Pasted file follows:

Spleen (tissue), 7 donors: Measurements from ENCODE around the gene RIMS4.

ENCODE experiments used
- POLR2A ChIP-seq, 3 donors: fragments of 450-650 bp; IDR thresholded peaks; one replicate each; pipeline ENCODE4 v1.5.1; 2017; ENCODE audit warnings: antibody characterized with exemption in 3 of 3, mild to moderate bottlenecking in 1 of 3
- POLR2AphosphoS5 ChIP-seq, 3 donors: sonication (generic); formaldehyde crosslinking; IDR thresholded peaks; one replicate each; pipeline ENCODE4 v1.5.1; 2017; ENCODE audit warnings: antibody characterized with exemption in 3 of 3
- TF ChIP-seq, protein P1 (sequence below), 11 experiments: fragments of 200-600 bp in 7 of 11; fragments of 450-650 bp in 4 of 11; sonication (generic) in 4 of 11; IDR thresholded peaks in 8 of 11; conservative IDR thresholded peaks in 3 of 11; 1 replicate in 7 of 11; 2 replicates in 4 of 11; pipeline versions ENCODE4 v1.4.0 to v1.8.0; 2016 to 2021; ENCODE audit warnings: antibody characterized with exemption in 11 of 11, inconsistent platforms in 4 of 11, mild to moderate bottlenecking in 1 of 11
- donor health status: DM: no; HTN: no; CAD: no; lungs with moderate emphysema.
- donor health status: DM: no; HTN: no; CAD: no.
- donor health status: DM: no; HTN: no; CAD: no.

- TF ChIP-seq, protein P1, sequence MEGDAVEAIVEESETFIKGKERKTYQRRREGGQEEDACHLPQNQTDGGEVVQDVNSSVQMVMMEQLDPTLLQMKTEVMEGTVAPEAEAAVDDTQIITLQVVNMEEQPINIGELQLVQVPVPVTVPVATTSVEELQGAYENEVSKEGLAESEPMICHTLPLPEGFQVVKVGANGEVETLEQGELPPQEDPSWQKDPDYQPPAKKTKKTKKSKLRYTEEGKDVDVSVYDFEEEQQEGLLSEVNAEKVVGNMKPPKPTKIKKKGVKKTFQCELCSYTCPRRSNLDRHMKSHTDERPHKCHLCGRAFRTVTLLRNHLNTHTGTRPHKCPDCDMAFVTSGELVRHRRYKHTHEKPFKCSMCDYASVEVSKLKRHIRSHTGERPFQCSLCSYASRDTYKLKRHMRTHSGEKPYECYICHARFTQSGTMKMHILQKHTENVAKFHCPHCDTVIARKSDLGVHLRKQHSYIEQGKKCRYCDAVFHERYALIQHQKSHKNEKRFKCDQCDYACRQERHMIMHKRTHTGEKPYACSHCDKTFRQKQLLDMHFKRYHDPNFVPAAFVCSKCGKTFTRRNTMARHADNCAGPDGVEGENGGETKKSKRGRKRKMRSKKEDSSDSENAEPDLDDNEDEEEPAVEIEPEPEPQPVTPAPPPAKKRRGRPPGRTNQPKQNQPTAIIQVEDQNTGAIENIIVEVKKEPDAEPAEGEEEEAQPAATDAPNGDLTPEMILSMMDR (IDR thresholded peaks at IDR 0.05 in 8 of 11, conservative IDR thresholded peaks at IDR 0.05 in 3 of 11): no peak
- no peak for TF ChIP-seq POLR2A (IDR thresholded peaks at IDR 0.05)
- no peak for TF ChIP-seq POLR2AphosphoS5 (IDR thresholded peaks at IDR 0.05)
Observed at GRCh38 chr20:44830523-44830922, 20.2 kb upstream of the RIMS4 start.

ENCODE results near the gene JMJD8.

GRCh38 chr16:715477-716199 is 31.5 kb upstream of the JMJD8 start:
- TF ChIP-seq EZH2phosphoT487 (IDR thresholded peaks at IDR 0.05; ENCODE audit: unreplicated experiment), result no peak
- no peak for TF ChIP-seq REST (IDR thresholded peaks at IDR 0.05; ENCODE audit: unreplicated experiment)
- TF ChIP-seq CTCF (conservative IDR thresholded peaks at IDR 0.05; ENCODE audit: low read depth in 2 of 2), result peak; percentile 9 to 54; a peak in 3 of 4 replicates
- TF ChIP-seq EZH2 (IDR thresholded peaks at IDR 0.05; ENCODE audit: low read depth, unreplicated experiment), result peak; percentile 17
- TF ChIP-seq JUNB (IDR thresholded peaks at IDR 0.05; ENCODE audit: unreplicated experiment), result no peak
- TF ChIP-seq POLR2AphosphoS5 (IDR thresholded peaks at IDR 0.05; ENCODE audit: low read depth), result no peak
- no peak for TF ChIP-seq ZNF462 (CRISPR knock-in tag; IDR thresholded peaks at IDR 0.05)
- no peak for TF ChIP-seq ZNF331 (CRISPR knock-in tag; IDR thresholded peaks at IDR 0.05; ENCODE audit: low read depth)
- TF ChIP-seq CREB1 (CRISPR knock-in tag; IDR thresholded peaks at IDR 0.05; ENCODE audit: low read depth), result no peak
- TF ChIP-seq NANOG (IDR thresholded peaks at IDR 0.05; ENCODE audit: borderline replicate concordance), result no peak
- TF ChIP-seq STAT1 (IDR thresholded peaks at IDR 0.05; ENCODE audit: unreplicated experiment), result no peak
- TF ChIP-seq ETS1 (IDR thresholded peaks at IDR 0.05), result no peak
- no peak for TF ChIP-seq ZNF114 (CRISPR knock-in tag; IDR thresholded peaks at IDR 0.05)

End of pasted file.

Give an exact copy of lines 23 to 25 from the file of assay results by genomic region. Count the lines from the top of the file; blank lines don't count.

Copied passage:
- TF ChIP-seq CREB1 (CRISPR knock-in tag; IDR thresholded peaks at IDR 0.05; ENCODE audit: low read depth), result no peak
- TF ChIP-seq NANOG (IDR thresholded peaks at IDR 0.05; ENCODE audit: borderline replicate concordance), result no peak
- TF ChIP-seq STAT1 (IDR thresholded peaks at IDR 0.05; ENCODE audit: unreplicated experiment), result no peak